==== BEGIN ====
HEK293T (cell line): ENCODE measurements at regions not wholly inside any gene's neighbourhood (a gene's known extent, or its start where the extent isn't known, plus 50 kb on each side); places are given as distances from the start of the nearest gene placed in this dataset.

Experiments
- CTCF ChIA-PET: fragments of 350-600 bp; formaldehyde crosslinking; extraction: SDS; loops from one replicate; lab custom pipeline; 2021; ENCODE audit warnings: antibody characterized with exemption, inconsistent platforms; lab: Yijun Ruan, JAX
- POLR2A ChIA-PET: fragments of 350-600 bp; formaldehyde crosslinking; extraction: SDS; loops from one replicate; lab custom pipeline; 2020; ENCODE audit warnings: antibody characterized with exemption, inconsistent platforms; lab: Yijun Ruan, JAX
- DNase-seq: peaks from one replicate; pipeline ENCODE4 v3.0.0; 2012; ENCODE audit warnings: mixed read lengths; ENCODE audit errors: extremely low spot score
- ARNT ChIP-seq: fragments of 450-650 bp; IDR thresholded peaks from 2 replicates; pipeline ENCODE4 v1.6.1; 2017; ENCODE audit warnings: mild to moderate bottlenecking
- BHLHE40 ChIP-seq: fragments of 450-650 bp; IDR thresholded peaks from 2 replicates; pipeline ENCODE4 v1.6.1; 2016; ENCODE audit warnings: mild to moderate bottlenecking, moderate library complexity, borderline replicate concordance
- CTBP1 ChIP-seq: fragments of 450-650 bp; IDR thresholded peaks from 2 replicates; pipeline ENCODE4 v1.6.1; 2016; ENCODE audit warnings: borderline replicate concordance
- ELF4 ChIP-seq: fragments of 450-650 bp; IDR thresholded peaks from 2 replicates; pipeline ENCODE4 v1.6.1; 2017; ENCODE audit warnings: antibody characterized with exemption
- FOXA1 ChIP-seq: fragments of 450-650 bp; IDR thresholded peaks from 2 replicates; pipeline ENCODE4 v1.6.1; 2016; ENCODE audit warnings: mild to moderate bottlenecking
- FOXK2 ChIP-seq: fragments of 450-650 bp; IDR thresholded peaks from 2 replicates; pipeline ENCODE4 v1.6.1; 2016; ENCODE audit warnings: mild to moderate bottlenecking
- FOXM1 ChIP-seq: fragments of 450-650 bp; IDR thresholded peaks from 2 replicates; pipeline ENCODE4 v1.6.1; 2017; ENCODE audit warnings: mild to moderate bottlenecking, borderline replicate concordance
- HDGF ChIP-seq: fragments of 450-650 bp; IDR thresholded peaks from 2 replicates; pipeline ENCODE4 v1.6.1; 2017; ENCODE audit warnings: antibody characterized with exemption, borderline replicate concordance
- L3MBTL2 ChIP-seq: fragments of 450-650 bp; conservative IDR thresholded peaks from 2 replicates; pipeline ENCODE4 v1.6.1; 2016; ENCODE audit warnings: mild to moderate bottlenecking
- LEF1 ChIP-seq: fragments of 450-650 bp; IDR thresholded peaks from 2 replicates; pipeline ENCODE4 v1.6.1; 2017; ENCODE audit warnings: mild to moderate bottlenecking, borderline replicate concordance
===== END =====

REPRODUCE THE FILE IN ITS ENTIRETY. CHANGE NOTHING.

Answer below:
HEK293T (cell line): ENCODE measurements at regions not wholly inside any gene's neighbourhood (a gene's known extent, or its start where the extent isn't known, plus 50 kb on each side); places are given as distances from the start of the nearest gene placed in this dataset.

Experiments
- CTCF ChIA-PET: fragments of 350-600 bp; formaldehyde crosslinking; extraction: SDS; loops from one replicate; lab custom pipeline; 2021; ENCODE audit warnings: antibody characterized with exemption, inconsistent platforms; lab: Yijun Ruan, JAX
- POLR2A ChIA-PET: fragments of 350-600 bp; formaldehyde crosslinking; extraction: SDS; loops from one replicate; lab custom pipeline; 2020; ENCODE audit warnings: antibody characterized with exemption, inconsistent platforms; lab: Yijun Ruan, JAX
- DNase-seq: peaks from one replicate; pipeline ENCODE4 v3.0.0; 2012; ENCODE audit warnings: mixed read lengths; ENCODE audit errors: extremely low spot score
- ARNT ChIP-seq: fragments of 450-650 bp; IDR thresholded peaks from 2 replicates; pipeline ENCODE4 v1.6.1; 2017; ENCODE audit warnings: mild to moderate bottlenecking
- BHLHE40 ChIP-seq: fragments of 450-650 bp; IDR thresholded peaks from 2 replicates; pipeline ENCODE4 v1.6.1; 2016; ENCODE audit warnings: mild to moderate bottlenecking, moderate library complexity, borderline replicate concordance
- CTBP1 ChIP-seq: fragments of 450-650 bp; IDR thresholded peaks from 2 replicates; pipeline ENCODE4 v1.6.1; 2016; ENCODE audit warnings: borderline replicate concordance
- ELF4 ChIP-seq: fragments of 450-650 bp; IDR thresholded peaks from 2 replicates; pipeline ENCODE4 v1.6.1; 2017; ENCODE audit warnings: antibody characterized with exemption
- FOXA1 ChIP-seq: fragments of 450-650 bp; IDR thresholded peaks from 2 replicates; pipeline ENCODE4 v1.6.1; 2016; ENCODE audit warnings: mild to moderate bottlenecking
- FOXK2 ChIP-seq: fragments of 450-650 bp; IDR thresholded peaks from 2 replicates; pipeline ENCODE4 v1.6.1; 2016; ENCODE audit warnings: mild to moderate bottlenecking
- FOXM1 ChIP-seq: fragments of 450-650 bp; IDR thresholded peaks from 2 replicates; pipeline ENCODE4 v1.6.1; 2017; ENCODE audit warnings: mild to moderate bottlenecking, borderline replicate concordance
- HDGF ChIP-seq: fragments of 450-650 bp; IDR thresholded peaks from 2 replicates; pipeline ENCODE4 v1.6.1; 2017; ENCODE audit warnings: antibody characterized with exemption, borderline replicate concordance
- L3MBTL2 ChIP-seq: fragments of 450-650 bp; conservative IDR thresholded peaks from 2 replicates; pipeline ENCODE4 v1.6.1; 2016; ENCODE audit warnings: mild to moderate bottlenecking
- LEF1 ChIP-seq: fragments of 450-650 bp; IDR thresholded peaks from 2 replicates; pipeline ENCODE4 v1.6.1; 2017; ENCODE audit warnings: mild to moderate bottlenecking, borderline replicate concordance